The first category enforcement test races on Zwift were announced in late February 2022, and the initial test was a success by anyone’s definition. For the first time in Zwift’s history, riders were restricted in their choice of race category based on their historic power data.
Since those early trials, Zwift’s Category Enforcement tools/features have been evolving, as has their documentation. We published this update in April 2022, and today we’re publishing this update thanks to some important category enforcement changes recently announced.
Back in April 2022, 23% of races were using category enforcement. Today, that number has doubled to 46%. (This is based on the next 7 days of events as of the date of this post. Currently there are 705 races happening in the next 7 days, with 327 of those races using the new category enforcement tools.)
This is especially impressive when you consider that category enforcement is still just an option for event organizers to use on request. It is not yet the default.
Two Category Enforcement changes were recently announced by James Bailey on August 21:
- Any ride that would cause an increase of 70% or more to a rider’s CP will not be included in the power curve used to assign a category. These are normally caused by a trainer miscalibration or someone sharing their account.
- All category boundaries have been increased by 5%, to make the difference between Zwiftpower and CE less apparent and confusing (because Zwiftpower uses 95% of your best effort over 20 minutes).
How Category Enforcement Works
With the latest changes in mind, here is a summary explanation of how Zwift’s Category Enforcement currently functions.
- Zwift uses your last 60 days of riding activity on the platform to build a 2-50 minute power curve profiling your fitness as a rider
- This power data is used to compute your VO2max, Maximal Aerobic Power (MAP), and Critical Power (CP)
- These three data points are then used to determine your minimum race category (see category boundaries below). When signing up for a race that uses Category Enforcement, you are only allowed to sign up for that minimum category or higher
- New or returning Zwifters who don’t have enough recent activity data in their account are placed in the “E” category of Category Enforcement races so they won’t interfere with properly-classified riders
- Any ride that would cause an increase of 70% or more to your CP is not included in your Zwift power curve, as it is assumed to be caused by a trainer miscalibration or someone sharing your account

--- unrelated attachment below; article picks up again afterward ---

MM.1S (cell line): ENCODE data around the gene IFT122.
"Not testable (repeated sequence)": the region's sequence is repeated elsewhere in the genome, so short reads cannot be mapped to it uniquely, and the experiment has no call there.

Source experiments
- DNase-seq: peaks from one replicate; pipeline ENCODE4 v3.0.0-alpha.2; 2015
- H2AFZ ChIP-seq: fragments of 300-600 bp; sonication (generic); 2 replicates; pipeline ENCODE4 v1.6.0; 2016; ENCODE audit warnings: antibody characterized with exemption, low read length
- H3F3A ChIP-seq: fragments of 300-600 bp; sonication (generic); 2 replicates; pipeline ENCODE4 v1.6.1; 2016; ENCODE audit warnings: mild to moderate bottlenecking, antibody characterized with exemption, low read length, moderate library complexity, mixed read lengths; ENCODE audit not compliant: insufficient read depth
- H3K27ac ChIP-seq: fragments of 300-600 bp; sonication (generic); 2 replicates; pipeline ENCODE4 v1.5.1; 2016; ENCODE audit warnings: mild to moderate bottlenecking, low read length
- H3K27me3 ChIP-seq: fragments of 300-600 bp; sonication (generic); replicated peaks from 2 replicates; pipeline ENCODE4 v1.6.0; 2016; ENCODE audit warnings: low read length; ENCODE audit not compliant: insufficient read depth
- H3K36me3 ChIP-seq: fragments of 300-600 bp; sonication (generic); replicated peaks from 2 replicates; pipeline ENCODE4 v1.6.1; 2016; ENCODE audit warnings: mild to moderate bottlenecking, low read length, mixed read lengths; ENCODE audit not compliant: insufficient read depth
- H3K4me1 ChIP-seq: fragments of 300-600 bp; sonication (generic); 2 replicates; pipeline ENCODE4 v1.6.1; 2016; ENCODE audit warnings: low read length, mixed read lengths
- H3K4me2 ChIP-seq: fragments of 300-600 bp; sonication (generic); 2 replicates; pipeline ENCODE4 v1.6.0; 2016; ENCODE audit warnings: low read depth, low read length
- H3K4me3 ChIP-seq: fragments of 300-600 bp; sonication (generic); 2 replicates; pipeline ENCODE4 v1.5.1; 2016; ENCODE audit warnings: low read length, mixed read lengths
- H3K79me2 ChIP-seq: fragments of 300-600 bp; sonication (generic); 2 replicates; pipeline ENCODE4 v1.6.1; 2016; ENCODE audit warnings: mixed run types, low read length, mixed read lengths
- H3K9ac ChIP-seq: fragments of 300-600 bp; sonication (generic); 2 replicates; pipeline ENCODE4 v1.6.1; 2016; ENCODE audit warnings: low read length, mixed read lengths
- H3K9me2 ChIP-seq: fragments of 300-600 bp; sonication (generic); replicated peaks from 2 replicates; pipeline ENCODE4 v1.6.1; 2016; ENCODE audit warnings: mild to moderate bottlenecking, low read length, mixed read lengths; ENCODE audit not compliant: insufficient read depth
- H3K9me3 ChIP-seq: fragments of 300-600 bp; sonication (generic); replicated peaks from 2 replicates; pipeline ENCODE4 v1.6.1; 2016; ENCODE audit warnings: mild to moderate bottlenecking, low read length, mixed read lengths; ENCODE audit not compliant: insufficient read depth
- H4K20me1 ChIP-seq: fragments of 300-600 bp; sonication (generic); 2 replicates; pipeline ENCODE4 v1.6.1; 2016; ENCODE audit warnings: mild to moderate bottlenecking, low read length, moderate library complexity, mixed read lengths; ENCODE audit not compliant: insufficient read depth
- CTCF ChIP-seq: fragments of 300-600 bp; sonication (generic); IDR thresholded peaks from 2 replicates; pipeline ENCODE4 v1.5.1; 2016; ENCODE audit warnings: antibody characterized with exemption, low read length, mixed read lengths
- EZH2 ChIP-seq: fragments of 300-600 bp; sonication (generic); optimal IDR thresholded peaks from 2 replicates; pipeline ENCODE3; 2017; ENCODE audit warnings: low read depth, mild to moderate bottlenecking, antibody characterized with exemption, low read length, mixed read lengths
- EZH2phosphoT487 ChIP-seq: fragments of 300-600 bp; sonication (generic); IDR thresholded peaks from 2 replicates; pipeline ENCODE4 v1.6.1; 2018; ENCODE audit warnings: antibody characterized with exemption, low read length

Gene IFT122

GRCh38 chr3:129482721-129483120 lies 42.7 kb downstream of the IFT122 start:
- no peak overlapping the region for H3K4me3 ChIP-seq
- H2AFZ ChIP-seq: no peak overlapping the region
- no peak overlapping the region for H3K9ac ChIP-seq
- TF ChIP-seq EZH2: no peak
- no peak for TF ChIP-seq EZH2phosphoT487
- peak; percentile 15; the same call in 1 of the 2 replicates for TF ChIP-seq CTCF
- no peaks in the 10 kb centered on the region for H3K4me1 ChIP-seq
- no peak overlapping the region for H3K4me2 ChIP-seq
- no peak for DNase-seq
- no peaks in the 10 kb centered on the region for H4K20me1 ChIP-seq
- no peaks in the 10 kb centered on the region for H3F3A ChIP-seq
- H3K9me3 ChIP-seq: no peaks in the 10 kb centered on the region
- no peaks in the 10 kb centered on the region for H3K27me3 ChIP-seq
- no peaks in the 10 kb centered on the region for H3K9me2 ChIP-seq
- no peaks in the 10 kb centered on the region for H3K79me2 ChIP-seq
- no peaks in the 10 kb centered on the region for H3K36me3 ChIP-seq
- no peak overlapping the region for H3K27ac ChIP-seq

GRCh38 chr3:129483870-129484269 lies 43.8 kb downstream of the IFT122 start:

Here are the boundaries currently used by Category Enforcement to determine the minimum race category for riders in open or “mixed” races (where both men and women can participate). Hitting just one of these thresholds will qualify you for that minimum category – you don’t need to hit all three.
|Open Races||VO2max and Watts||MAP value and Watts||CP and Watts|
|Category A||≥60 and ≥250W||≥5.4W/kg and ≥250W||≥4.2W/kg and ≥250W|
|Category B||≥50 and ≥200W||≥4.1W/kg and ≥200W||≥3.36W/kg and ≥200W|
|Category C||≥45 and ≥150W||≥3.9W/kg and ≥150W||≥2.62W/kg and ≥150W|
|Category D||<45 and <150W||<3.9W/kg and <150W||<2.62W/kg and <150W|
Race events that only allow women have their own set of boundaries:
|Women Only Races||MAP value||zFTP|
While Category Enforcement seems to be functioning quite well in terms of meeting its overall goal (stopping sandbaggers), there is still plenty of work to be done to make it a user-friendly feature. Zwift still needs to develop:
- Support material explaining how CP, MAP, and VO2max are calculated
- Better integration and visibility in ZwiftPower
- Ability for event organizers to customize limits
- Better information presented when signing up for an event, to explain why certain categories are unavailable to you
About Critical Power
The use of Critical Power (CP) instead of FTP is a smart move on Zwift’s part and one that will have reverberations throughout the cycling world just as Zwift’s focus on FTP has made it a more prominent metric. While CP and FTP are sometimes used interchangeably, they’re actually two very different metrics.
CP and FTP are typically within 10% of each other for any given cyclist, but they are calculated using very different inputs. While Zwift’s FTP estimation requires a 20-minute full gas effort, CP takes into account your best efforts from 2 minutes all the way to 50, which should (in theory) provide a more accurate fitness metric for classifying racers.
If you don’t know your CP, you might check out intervals.icu as a free service that can calculate your CP and many other metrics. Tip: find your CP by going to Power>Options, and choosing “eCP: Single max effort & Morton’s 3P” as the “power model used to estimate FTP”.
For a deep dive into all things CP, check out this post from Highnorth.
Finding Category Enforcement Races
Zwift has no easy search filter built into Companion, etc to list only those races using category enforcement. But ZwiftHacks, as always, comes to our rescue! Here’s a custom ZwiftHacks search showing all upcoming category enforcement races.
Category Enforcement FAQ
Zwift has been building out support documentation for their Category Enforcement features. If you still have questions about Category Enforcement, their Category Enforcement FAQ is a good place to start.
Questions or Comments
Are you tending to prefer Category Enforcement races… or those without it? Share below!